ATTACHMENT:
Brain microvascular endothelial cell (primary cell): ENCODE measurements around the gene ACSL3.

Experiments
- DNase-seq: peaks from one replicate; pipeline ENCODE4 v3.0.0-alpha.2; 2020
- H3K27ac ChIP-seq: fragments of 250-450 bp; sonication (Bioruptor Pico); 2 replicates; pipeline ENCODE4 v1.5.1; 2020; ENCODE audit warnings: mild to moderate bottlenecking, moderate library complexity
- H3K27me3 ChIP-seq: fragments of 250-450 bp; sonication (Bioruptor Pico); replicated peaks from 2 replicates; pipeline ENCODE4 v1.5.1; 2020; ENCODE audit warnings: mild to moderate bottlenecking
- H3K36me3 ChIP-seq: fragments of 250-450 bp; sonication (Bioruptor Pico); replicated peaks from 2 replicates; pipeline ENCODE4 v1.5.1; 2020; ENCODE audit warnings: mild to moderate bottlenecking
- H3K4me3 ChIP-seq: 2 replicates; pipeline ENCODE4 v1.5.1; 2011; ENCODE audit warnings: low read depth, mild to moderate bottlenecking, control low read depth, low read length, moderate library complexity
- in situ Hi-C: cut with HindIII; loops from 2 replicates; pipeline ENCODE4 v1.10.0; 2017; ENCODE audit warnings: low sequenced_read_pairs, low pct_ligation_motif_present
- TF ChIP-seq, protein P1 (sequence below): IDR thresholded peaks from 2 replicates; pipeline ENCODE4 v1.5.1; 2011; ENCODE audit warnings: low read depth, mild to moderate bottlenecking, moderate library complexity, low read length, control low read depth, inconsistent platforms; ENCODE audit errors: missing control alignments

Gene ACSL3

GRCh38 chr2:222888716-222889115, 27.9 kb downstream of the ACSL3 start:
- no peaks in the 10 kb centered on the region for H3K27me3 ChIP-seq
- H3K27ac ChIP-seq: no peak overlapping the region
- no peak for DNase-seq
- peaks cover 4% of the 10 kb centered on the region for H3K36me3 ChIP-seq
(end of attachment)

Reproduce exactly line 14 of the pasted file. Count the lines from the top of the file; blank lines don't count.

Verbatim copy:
- no peak for DNase-seq